With open dissent and repression on the rise, Vietnam’s one-party rule shaken

“His bookshelves are filled with the collected works of Marx, Engels and Ho Chi Minh, the hallmarks of a loyal career in the Communist Party, but Nguyen Phuoc Tuong, 77, says he is no longer a believer,” The New York Times’ Thomas Fuller reports from Ho Chi Minh City:

A former adviser to two prime ministers, Mr. Tuong, like so many people in Vietnam today, is speaking out forcefully against the government.

“Our system now is the totalitarian rule of one party,” he said in an interview at his apartment on the outskirts of Ho Chi Minh City. “I come from within the system — I understand all its flaws, all its shortcomings, all its degradation,” he said. “If the system is not fixed, it will collapse on its own.”

Fear of such a collapse is one reason why the ruling Communist authorities have imprisoned at least 40 dissidents so far this year, matching the 2012 total, Human Rights Watch’s Asia advocacy director John Sifton told a recent Congressional hearing.

“The fact is that a growing number of dissidents—including religious leaders, bloggers, and politically active people—are being convicted and sent to jail for violations of Vietnam’s authoritarian penal code,” he said.

The US needs to raise such cases “assertively” with Hanoi, said Vo Van Ai, international spokesman for the church and president of the Paris-based Vietnam Committee on Human Rights.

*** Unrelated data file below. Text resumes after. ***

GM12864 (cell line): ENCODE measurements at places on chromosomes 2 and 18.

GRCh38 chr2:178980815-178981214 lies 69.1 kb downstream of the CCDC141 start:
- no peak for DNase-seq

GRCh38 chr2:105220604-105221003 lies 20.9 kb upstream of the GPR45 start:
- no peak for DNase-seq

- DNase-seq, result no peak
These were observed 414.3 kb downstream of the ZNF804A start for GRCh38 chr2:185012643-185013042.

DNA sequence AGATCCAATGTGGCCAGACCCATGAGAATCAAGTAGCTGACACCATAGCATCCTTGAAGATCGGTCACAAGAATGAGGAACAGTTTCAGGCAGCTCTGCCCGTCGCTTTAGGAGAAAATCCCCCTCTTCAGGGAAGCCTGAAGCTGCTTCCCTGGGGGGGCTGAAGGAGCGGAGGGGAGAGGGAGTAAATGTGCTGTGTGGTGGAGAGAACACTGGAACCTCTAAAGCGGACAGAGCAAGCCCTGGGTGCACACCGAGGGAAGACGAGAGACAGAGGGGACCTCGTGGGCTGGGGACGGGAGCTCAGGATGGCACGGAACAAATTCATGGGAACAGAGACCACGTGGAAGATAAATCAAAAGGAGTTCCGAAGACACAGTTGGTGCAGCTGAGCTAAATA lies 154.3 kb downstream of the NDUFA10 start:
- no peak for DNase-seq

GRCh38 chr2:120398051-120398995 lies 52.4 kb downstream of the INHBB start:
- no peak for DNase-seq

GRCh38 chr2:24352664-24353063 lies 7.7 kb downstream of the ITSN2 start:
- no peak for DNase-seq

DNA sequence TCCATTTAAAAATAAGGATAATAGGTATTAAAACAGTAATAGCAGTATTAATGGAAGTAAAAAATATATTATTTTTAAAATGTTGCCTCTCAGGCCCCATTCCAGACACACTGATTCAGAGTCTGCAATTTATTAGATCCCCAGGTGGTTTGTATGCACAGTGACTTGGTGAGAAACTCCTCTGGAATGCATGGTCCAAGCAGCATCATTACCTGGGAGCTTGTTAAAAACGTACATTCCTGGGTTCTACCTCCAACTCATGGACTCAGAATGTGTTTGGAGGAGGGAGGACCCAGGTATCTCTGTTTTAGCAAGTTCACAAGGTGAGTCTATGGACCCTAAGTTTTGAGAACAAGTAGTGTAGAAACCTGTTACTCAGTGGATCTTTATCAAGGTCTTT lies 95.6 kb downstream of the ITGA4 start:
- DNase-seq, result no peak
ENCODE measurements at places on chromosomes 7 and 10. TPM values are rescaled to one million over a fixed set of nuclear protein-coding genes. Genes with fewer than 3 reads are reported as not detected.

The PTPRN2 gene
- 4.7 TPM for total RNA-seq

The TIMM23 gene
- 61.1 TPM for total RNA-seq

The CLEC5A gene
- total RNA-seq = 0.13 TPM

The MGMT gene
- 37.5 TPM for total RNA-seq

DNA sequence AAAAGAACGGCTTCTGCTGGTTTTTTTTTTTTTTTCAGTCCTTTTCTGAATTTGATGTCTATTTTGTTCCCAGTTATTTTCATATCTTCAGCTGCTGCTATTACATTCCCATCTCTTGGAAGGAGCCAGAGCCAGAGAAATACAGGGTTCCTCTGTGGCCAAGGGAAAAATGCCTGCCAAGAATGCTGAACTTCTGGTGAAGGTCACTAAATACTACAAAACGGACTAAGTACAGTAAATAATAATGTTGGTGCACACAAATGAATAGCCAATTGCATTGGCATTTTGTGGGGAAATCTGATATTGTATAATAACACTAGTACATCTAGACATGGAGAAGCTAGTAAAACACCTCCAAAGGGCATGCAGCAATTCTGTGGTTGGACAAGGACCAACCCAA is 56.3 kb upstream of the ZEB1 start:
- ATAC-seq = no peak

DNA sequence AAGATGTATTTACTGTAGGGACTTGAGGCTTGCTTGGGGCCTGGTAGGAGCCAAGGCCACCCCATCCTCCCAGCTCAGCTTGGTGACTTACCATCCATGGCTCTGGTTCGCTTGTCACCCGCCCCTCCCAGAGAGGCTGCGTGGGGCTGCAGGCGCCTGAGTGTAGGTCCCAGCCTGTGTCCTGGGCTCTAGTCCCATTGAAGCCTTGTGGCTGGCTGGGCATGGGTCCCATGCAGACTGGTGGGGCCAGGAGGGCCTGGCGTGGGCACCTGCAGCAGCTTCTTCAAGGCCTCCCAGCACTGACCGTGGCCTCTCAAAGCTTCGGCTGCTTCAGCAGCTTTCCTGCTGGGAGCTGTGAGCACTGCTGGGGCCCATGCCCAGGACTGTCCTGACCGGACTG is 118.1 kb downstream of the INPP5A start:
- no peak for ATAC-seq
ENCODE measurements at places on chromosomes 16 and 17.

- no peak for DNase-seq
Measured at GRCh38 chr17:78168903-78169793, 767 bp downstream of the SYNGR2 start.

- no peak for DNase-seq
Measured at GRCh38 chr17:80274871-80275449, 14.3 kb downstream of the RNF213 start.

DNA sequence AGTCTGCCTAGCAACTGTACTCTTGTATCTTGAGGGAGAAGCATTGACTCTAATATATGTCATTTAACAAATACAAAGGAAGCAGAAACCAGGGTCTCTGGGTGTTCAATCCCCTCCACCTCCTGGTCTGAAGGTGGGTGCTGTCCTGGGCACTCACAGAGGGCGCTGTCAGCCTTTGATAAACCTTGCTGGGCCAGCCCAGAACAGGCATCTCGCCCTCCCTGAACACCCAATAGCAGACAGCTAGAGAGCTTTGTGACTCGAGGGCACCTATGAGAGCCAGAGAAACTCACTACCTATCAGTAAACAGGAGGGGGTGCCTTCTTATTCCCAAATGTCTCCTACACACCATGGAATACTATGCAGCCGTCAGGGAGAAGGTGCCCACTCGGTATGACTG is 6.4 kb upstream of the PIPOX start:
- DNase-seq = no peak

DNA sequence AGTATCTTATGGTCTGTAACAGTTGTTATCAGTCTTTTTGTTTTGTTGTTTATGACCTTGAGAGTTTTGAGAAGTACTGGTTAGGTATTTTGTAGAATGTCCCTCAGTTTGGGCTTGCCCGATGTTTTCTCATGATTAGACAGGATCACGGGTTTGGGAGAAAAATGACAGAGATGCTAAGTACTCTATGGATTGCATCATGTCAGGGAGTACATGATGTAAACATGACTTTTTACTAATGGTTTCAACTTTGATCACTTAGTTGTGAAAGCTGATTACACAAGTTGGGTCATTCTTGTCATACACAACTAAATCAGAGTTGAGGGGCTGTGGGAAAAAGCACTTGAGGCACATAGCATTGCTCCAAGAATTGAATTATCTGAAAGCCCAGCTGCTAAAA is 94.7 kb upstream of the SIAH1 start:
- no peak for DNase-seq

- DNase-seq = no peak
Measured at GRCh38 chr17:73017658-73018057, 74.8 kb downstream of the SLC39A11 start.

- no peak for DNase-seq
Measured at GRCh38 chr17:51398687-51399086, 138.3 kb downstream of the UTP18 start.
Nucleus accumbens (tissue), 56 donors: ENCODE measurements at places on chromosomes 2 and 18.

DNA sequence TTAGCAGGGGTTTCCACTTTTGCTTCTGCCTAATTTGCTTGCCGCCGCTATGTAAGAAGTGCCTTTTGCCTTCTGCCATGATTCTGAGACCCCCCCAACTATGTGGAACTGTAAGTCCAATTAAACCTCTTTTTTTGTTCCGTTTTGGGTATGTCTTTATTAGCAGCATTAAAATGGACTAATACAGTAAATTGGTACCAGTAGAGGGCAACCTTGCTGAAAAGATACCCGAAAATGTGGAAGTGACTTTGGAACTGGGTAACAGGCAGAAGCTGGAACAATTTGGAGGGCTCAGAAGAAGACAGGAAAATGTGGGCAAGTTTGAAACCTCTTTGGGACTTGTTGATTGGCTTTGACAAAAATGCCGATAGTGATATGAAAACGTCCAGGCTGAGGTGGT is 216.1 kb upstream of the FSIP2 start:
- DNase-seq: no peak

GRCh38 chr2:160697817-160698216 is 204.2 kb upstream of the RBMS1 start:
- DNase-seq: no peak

Addressing the hearing, he called on Congress and the State Department “to look behind Hanoi’s mask, beyond the veneer of state-sponsored freedom of worship, and recognize the full extent of religious repression.”

The latest crackdown on dissidents indicated that the Communist authorities are especially anxious to prevent the politicization of recent rural protests that could arise from an alliance with largely urban-based dissidents such as Buddhist youth leader Le Cong Cau or human rights activist Le Quoc Quan (right).

“Since unifying the country 38 years ago, the Communist Party has been tested by conflicts with China and Cambodia, financial crises and internal rifts” Fuller notes:

The difference today, according to Carlyle A. Thayer, one of the leading foreign scholars of Vietnam, is that criticism of the leadership “has exploded across the society.”

In an otherwise authoritarian environment, divisions in the party have actually helped encourage free speech because factions are eager to tarnish one another, Dr. Thayer said.

“There’s a contradiction in Vietnam,” he said. “Dissent is flourishing, but at the same time, so is repression.”


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Eight years on, Cuba’s Ladies in White collect Sakharov prize

Members of the Cuban dissident group Ladies in White have finally collected their Sakharov Prize for Freedom of Thought, which was awarded by the European Parliament in 2005.